× Theirs Is a ‘Traditional Untraditional’ Union
WASHINGTON — While many of the formal roles of unions have changed in the U.S., the majority of them don’t do nearly as much as the original, small group in 1849 represented in this latest profile of the nation’s unions.
The workforce is about three times larger now, unions represent just 8 percent of private-sector workers and about 20 percent of their supporters in the public sector.
The “traditional” union, as several researchers see it, hasn’t changed that much. But as the universe of unions expands, or changes, the labor movement has had to adapt to survive, revamp its platform or prove the effectiveness of its proposals.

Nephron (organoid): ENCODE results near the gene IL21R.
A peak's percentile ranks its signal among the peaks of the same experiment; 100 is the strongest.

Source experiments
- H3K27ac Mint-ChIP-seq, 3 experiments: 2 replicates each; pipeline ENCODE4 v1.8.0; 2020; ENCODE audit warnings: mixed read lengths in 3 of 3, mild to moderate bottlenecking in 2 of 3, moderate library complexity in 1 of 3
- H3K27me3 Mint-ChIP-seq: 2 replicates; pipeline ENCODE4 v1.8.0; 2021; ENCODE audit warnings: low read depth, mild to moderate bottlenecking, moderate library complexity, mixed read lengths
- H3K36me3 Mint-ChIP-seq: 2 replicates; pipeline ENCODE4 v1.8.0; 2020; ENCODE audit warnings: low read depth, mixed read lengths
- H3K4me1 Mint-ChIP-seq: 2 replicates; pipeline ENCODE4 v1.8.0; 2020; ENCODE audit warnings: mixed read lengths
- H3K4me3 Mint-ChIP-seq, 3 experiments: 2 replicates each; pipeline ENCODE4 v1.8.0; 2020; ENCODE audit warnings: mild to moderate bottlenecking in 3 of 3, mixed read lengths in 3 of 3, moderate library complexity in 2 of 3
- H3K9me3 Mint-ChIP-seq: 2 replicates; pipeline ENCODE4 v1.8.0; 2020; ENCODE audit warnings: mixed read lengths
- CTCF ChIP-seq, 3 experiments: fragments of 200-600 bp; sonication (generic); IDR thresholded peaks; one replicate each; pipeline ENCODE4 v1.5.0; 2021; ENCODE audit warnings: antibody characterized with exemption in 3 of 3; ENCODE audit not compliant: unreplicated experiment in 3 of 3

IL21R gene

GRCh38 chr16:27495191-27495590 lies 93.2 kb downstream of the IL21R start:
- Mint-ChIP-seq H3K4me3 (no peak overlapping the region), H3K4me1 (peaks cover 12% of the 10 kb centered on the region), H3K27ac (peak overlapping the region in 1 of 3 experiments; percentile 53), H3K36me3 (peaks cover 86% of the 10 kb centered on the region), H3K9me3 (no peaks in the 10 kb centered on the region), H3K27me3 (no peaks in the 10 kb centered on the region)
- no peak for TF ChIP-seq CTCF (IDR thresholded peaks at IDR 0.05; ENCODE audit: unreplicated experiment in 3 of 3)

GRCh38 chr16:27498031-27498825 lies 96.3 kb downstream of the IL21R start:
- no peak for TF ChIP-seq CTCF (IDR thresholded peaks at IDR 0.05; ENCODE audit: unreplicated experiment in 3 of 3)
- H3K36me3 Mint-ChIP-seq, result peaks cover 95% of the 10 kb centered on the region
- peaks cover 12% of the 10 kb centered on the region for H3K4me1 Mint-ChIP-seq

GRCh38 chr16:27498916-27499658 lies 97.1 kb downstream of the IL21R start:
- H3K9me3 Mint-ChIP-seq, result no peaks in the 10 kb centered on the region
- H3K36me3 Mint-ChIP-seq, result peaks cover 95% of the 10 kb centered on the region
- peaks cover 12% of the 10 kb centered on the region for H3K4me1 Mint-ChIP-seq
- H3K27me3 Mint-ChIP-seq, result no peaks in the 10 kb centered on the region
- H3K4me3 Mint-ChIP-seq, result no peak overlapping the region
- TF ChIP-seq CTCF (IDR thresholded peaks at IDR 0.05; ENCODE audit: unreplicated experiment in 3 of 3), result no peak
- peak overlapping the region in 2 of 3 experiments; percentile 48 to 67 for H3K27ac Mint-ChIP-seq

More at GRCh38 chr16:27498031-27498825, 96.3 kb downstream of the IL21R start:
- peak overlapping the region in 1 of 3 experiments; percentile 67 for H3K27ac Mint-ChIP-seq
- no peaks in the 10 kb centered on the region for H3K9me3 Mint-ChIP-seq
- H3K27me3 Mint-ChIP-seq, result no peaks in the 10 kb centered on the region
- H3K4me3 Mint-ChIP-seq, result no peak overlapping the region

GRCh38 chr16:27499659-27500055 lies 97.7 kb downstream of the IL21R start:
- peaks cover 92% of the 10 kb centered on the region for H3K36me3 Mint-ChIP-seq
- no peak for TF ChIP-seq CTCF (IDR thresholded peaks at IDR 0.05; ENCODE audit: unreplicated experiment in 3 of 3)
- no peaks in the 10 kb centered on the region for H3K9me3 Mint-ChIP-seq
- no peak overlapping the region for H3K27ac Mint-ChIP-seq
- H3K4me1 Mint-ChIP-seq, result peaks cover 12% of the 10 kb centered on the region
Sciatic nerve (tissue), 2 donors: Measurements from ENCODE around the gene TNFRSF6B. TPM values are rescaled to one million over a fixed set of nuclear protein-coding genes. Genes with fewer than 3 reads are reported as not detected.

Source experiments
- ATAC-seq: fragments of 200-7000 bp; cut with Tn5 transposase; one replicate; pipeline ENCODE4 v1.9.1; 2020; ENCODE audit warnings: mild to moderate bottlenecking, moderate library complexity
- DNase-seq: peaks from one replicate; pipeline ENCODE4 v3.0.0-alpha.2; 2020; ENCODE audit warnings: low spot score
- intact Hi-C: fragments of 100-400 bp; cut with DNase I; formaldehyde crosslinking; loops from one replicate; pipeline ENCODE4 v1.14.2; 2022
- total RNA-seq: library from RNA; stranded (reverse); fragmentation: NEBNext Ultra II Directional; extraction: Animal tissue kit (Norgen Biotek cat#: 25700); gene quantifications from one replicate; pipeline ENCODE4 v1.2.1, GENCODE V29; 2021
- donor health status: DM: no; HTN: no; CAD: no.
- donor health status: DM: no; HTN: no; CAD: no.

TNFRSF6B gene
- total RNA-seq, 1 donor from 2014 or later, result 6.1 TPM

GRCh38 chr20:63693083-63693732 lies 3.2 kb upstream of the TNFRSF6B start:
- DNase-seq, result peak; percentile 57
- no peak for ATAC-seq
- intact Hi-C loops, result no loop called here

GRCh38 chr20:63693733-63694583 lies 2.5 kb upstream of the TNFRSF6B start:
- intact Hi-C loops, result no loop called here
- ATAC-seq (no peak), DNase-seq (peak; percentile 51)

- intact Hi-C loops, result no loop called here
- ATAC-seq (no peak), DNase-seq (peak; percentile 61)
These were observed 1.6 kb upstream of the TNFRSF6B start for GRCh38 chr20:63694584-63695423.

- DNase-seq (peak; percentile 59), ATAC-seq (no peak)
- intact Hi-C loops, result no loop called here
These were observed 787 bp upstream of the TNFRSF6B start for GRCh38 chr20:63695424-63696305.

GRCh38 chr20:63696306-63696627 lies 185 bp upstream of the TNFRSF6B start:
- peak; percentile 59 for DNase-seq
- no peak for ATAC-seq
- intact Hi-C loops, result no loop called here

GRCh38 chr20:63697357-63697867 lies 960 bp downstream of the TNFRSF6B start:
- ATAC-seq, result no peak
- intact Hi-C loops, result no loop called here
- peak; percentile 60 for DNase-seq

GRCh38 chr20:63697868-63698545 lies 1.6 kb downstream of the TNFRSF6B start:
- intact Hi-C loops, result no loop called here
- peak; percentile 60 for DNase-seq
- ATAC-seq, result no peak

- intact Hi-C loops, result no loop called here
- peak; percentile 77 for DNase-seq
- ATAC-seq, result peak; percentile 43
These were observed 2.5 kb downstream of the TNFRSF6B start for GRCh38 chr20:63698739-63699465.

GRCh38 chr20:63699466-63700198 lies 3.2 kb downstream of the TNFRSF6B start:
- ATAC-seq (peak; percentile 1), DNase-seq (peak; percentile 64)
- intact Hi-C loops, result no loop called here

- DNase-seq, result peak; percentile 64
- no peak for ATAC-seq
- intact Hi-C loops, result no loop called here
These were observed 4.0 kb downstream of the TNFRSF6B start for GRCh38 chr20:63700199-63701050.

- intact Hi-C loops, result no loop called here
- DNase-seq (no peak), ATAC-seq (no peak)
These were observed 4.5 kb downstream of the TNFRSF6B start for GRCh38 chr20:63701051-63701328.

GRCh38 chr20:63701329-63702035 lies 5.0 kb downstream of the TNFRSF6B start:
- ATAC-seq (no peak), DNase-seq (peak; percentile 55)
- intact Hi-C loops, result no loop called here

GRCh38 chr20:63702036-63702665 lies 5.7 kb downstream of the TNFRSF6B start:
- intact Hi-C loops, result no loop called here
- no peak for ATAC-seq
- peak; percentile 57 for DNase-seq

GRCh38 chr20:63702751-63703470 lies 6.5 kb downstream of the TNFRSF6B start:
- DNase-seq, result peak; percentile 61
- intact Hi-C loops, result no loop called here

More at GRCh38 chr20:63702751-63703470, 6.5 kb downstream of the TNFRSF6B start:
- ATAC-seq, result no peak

“The past century has been a time of expanding union membership, significantly for women and for the non-white race,” said Brian Hale, an economics professor at Widener University. “Although our union history is interesting for this, I think today there are an even broader range of issues than the traditional union. So it’s the celebration of all of that variety of these different types of unions.”
At the time of the Boston convention, the union’s 300 members were from the textile mill workers — in that case Kentucky — and the manufacturers of the European woolen fabric. These days, unions represent two-thirds of women in the workforce; nearly all black, Hispanic and Asian-American workers; and some workers who have as little as one job.
But more than a century after the celebration of “tradition,” an increasingly independent rank-and-file calls the shots.
And some union leaders don’t shy away from at times some controversial stances.